The “salamander letter” was said to have been written by Martin Harris in 1830. It gave a radically different description of Joseph’s Smith’s retrieval of the golden plates. Rather than the Angel Moroni, an “old spirit” directed Joseph to the “treasure” and “transfigured himself from a white salamander.”1 24 years ago yesterday two bombs rocked Salt Lake City, killing two Mormons and injuring a third—historical document dealer Mark Hofmann. Ripples of fear moved through the Mormon history community as investigators soon uncovered a twisted scheme of lies, forgery, and murder plotted by Hofmann himself.2
Mourning for the loss of bomb victims Kathy Sheets and Steve Christensen (along with the aforementioned reverberations of fear) weren’t the only aftershocks from Hofmann’s strange attempt to make a fortune by casting doubt on the religion he no longer believed in. I was only three years old when the forgeries were exposed and Hofmann’s efforts went up in smoke. Once in a while I catch a slight whiff of burning amphibian while reading or researching Mormon history. Hearing about the experience of those who dealt with the letter in real time has helped me better understand how the letter still reverberates today.
First, the Salamander letter was another catalyst for Mormon historians to better evaluate the environment and culture of early Mormonism and the restoration of the gospel. Richard Bushman, Ronald Walker, Dean C. Jessee and other historians began plumbing the environmental influences with research questions that have spurred even richer historical treatments with more to come.3 Other researchers began (or continued) fashioning more naturalistic explanations for Joseph Smith’s claims. Marvin Hill, John Brooke, D. Michael Quinn and others have produced scholarship that carries hints of the salamander (and in some ways, the salamander originally carried a hint of what was already being discussed by certain scholars).4
Second, the Salamander letter is a reminder that prophets and leaders of the Church are not infallible and all-knowing. President Hinckley’s public statements when the letter was made known to the public make it clear he was not entirely convinced of the document’s authenticity, but for the time being accepted the judgment of certain document and history experts. Joseph Smith received a revelation reminding him that a prophet is not granted to know all the designs of people who seek to destroy the Church:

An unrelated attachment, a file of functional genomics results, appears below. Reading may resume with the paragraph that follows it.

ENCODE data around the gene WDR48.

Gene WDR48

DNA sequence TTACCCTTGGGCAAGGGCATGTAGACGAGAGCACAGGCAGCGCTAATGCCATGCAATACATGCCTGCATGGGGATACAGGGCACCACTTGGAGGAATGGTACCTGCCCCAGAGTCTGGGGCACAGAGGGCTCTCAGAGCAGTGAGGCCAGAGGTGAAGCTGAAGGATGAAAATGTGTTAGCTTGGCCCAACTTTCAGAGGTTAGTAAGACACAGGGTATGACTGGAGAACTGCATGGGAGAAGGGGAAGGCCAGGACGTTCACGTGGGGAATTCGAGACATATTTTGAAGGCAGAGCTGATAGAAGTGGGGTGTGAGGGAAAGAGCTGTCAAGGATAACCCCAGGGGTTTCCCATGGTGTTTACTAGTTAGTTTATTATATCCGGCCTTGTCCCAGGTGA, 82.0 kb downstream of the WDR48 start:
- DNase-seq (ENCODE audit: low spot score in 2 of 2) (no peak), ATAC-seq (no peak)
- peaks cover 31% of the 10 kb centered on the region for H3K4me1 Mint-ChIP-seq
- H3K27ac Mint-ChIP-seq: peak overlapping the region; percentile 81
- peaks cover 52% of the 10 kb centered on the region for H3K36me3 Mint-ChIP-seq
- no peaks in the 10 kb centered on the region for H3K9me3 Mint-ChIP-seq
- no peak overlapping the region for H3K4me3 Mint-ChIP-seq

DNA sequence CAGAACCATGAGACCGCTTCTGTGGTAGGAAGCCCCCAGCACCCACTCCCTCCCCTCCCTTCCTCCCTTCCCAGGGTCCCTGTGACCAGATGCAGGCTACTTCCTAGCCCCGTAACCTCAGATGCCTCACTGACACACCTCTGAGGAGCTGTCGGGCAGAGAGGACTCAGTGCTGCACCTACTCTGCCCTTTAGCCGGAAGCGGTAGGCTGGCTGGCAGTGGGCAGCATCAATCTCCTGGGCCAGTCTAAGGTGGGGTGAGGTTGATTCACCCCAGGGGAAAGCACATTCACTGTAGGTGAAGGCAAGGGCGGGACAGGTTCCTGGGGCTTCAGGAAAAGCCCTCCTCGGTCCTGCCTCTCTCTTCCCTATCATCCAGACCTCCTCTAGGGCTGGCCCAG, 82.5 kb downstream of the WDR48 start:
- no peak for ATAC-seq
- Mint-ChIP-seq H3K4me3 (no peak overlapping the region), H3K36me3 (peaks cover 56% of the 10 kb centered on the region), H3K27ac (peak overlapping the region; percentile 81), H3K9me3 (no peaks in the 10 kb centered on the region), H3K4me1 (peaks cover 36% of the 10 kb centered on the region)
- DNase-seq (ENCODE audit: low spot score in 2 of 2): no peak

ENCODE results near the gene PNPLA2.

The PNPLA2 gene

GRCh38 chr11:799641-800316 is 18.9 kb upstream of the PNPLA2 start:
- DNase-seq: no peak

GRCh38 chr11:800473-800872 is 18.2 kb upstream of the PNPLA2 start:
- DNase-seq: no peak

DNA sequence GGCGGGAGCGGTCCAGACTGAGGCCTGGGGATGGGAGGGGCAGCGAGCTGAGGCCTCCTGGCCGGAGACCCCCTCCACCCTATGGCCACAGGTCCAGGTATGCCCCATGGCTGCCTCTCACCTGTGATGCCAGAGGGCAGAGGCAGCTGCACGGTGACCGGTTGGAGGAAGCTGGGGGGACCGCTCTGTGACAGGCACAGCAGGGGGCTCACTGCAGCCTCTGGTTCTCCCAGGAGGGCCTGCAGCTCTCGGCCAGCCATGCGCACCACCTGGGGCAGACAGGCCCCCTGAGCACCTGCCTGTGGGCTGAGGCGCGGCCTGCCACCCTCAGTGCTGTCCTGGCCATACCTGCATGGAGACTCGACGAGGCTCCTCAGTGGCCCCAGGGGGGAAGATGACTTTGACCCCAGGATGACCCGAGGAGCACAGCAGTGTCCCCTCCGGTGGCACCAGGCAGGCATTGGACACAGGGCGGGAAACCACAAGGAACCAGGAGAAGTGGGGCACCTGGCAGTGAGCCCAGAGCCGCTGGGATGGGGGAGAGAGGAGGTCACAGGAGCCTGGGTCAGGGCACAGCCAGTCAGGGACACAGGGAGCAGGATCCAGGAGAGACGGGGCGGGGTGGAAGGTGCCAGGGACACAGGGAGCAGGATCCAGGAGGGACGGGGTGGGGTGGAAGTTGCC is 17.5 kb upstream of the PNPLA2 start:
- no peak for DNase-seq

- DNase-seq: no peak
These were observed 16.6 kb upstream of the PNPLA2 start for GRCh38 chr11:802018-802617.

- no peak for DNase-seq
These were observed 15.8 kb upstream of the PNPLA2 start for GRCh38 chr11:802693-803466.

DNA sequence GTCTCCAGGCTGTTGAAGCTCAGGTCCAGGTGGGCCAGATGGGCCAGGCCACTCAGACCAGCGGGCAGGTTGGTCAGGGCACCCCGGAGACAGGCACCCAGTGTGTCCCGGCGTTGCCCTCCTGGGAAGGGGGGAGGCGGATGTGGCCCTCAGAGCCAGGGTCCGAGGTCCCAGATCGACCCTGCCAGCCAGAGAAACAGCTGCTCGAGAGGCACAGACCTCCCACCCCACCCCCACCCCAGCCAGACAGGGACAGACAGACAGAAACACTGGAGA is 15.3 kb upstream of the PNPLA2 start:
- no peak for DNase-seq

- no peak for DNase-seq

But as you cannot always judge the righteous, or as you cannot always tell the wicked from the righteous, therefore I say unto you, hold your peace until I shall see fit to make all things known unto the world concerning the matter (D&C 10:37).5
Third, the Salamander letter reminds current historians to take care in the use of historical sources. In some instances, this is more hindrance than help. Researcher Ardis Parshall noted that she has to be wary of using any document that passed through Hofmann’s hands. For instance, while researching information on the Utah War she located the diary of one observer containing many interesting details that will have to be substantiated elsewhere because Hofmann possessed it at one point. She notes that the Church archive catalog is very good about noting the Hofmann connection on every record involved.6
Finally, the Salamander letter provides examples of how faithful members of the Church confronted difficult information. Consider Kevin Barney’s reaction:
The salamander letter is the only thing I ever recall encountering that gave my testimony a pretty good shake. Lots of people today say they thought it was a forgery even then, but at the time mainstream historians pretty much all thought it was authentic. I thought it was authentic.
But here’s a good lesson in what to do when you get rattled by something. Instead of rolling over and playing dead and giving up, I rolled up my sleeves and went to the library. I studied non-LDS historical articles on folk magic, having nothing to do with Mormonism. These articles were focused on an earlier period–17th century, as I recall–but there was a clear continuity with what was going on in backwoods upstate New York in the early 19th century. Once I had an historical context in which to understand these events, my concerns quickly melted away. I would have been fine even if the letter proved to be genuine. I haven’t been bothered by folk magic stuff since. So for me this exposure was actually a good thing in the long run.